Commentary On James

I. Greeting (1:1)

This letter is from James, a slave of God and of the Lord Jesus Christ.

I am writing to the "twelve tribes"-Jewish believers scattered abroad. Greetings!

Notes

1:1 of God and of the Lord Jesus Christ. All the nouns in this series lack the article, and there is some discussion as to whether theou [TG2316, ZG2536] (of God) refers to God the Father or to the divine Christ. The latter would be translated "slave of Jesus Christ, who is God and Lord" (so Motyer). While this meaning is very possible, because the term "God" is utilized regarding the deity of Christ (e.g., John 1:1, 18; 20:28; Rom 9:5; Titus 2:13; Heb 1:8; 2 Pet 1:1), it is not likely here. In 2 Pet 1:1 (another place the title is used of Christ: "our God and Savior Jesus Christ"), Granville Sharp's rule (see Wallace 1996:270-290) makes it clear that the single article brings together "God" and "Savior" into a conceptual unity. That is not the case here; "God" must be seen here as the Father of Christ. Nevertheless, the two function together as the master of James, their slave; so the equality of God and Christ is implicit in this formula.

to the "twelve tribes"Jewish believers scattered abroad. Lit., "to the twelve tribes of the Diaspora." This can be understood several ways: (1) it could be racial and geographical, referring to Jews and Jewish Christians living outside Palestine (Hort, Mayor); (2) it could more narrowly refer to those in Palestine but outside Jerusalem (Scaer); (3) it could be metaphorical, used as in 1 Pet 1:1 for the church as the new Israel "sojourning" in this world (Laws). The best understanding is most likely a combination of 1 and 3, that these were Jewish Christians living outside Israel, who considered themselves as the "scattered people of God."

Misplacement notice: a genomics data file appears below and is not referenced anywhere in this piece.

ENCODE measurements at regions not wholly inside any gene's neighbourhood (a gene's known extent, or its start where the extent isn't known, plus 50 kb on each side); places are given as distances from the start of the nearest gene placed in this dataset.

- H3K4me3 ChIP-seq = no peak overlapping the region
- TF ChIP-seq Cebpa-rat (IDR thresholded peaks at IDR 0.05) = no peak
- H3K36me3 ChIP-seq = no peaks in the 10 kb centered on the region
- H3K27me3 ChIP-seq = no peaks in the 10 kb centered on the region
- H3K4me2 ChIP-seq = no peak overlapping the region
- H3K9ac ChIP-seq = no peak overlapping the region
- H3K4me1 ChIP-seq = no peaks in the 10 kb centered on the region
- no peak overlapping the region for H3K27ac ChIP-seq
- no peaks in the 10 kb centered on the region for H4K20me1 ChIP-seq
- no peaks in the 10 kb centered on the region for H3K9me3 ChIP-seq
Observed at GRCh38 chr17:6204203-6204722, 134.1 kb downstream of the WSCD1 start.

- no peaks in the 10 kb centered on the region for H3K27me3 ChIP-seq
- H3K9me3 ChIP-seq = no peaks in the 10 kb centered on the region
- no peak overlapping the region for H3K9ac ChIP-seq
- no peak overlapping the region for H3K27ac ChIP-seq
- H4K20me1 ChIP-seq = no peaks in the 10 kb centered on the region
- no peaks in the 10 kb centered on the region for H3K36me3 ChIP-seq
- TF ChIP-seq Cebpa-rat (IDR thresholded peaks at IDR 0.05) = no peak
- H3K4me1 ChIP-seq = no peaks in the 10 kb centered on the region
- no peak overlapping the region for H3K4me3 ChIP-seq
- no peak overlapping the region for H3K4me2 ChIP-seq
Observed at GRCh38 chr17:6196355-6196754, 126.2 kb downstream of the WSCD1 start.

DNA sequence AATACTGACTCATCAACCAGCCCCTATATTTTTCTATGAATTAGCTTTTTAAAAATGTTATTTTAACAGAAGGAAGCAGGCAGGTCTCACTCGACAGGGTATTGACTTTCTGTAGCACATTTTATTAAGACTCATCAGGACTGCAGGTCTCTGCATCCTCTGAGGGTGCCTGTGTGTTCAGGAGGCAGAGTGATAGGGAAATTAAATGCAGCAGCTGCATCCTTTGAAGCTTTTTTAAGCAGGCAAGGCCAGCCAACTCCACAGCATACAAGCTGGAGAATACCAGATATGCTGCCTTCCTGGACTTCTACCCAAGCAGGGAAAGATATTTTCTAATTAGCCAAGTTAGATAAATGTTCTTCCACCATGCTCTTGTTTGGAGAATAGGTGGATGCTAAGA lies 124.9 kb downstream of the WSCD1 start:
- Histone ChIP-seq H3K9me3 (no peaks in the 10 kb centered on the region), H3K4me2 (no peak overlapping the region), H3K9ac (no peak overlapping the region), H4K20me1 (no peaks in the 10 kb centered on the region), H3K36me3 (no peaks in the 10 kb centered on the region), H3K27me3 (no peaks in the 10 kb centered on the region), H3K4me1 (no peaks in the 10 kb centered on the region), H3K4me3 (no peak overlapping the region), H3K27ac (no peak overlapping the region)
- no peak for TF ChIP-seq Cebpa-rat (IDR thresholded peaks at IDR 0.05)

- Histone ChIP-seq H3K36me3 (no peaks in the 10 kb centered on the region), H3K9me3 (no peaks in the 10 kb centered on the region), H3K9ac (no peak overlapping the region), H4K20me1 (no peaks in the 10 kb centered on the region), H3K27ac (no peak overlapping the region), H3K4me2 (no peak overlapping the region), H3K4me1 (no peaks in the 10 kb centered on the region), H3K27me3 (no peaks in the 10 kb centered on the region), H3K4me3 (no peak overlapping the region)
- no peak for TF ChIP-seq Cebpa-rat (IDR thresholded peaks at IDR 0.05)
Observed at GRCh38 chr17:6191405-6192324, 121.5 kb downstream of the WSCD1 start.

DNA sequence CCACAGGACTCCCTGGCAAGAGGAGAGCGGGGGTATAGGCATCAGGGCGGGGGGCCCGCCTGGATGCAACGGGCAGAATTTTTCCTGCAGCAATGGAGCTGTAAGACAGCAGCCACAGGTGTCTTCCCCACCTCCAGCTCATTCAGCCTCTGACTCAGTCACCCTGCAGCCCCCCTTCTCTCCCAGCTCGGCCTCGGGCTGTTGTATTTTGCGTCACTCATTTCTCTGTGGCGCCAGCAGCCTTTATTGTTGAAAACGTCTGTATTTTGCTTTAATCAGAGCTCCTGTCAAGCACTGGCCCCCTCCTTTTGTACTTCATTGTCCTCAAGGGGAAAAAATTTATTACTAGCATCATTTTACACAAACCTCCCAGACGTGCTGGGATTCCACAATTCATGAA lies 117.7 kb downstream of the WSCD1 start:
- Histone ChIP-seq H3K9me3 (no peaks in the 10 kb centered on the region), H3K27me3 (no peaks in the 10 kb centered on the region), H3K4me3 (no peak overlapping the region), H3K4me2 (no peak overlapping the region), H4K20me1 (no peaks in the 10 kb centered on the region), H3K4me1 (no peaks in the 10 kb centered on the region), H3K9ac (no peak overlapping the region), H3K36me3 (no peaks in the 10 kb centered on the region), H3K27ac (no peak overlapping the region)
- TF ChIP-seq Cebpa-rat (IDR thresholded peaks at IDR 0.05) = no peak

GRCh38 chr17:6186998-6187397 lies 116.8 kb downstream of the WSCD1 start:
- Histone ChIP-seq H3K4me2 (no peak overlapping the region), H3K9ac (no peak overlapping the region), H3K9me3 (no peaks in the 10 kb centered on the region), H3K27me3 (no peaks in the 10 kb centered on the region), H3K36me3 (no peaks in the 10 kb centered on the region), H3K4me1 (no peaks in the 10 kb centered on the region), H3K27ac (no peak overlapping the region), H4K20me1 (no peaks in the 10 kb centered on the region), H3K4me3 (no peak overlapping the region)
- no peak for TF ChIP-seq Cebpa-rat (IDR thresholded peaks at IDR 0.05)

Commentary

The author of this epistle (as discussed in the Introduction) is neither James the brother of John and one of the inner circle of the apostles (martyred by Herod Agrippa I, Acts 12:2) nor James the son of Alphaeus (noted in Mark 3:18 as one of the Twelve, but hardly mentioned in the New Testament; some consider him to be Clopas, also known as James the younger, son of Mary in Mark 15:40, but that cannot be proven). The author of this epistle was likely James the brother of Jesus, an unbeliever during Jesus' life (John 7:5) and converted by the resurrected appearance of Jesus (1 Cor 15:7). He became chief elder of the church in Jerusalem and the leading figure in the Jerusalem council of Acts 15. According to Galatians 1:19, he was considered an "apostle," and in Galatians 2:9 he was labeled by Paul as one of the "pillars of the church" (with Peter and John). According to Galatians 2:11-14, a controversial episode took place in which some "friends of James" arrived and turned Peter against Paul on the issue of having table fellowship with uncircumcised Gentile followers. What cannot be known is the complicity of James in this incident, i.e., whether he sent them as emissaries or they simply used his name for their Judaistic demands. If he had sent them, it is clear that by the end of the Jerusalem council he had at least changed his mind on that issue. He was so pious as a Jewish Christian that the Jews labeled him "James the Just." The end for James came at the siege of Jerusalem when he was first denounced by the high priest Ananus and then thrown headlong down from a pillar atop the Temple (see Josephus Antiquities 20.200).